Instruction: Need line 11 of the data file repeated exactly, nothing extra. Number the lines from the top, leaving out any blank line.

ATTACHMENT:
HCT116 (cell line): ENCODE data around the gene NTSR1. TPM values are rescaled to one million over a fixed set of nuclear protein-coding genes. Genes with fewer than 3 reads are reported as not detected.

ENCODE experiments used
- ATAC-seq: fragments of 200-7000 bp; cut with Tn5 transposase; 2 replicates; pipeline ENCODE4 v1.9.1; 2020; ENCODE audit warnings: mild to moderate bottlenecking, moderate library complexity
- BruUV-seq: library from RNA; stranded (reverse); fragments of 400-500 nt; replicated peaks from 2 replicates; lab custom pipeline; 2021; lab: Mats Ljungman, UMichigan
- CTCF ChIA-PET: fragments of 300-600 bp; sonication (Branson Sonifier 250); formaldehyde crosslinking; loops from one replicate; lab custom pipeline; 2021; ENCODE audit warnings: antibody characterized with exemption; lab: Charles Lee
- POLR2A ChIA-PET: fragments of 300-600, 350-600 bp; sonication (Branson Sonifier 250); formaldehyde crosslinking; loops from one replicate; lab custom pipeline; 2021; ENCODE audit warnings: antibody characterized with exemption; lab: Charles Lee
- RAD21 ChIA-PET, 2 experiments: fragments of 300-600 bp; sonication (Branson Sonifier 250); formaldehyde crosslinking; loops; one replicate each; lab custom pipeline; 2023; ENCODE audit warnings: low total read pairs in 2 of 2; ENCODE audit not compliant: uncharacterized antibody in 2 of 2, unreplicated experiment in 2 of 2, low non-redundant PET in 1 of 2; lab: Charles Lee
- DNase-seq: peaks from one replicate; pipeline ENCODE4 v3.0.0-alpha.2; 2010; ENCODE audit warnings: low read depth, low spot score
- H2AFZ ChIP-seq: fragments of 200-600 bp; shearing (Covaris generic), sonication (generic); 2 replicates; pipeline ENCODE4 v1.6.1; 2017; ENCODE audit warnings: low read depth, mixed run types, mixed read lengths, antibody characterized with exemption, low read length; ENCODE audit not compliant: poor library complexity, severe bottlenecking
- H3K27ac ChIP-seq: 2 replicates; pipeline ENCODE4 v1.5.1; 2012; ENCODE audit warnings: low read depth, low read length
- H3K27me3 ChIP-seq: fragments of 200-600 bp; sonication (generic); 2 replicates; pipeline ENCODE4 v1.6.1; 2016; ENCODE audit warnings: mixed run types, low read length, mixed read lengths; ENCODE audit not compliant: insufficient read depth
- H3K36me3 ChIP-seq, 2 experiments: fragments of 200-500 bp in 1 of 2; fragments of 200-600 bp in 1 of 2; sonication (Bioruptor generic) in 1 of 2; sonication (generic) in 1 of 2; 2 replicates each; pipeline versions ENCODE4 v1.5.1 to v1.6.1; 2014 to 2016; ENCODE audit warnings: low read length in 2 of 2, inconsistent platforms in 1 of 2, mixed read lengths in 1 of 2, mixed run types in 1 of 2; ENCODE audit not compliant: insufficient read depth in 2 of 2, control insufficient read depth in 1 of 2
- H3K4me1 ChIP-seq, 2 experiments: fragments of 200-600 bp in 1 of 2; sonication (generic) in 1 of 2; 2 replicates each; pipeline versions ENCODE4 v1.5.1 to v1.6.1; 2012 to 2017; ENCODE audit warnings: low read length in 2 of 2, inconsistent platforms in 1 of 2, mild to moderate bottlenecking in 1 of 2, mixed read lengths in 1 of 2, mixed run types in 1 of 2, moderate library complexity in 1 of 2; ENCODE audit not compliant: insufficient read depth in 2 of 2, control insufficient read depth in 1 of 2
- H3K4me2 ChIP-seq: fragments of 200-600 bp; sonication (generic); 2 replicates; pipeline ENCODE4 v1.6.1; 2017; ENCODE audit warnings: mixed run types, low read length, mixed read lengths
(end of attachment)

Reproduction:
- H3K27me3 ChIP-seq: fragments of 200-600 bp; sonication (generic); 2 replicates; pipeline ENCODE4 v1.6.1; 2016; ENCODE audit warnings: mixed run types, low read length, mixed read lengths; ENCODE audit not compliant: insufficient read depth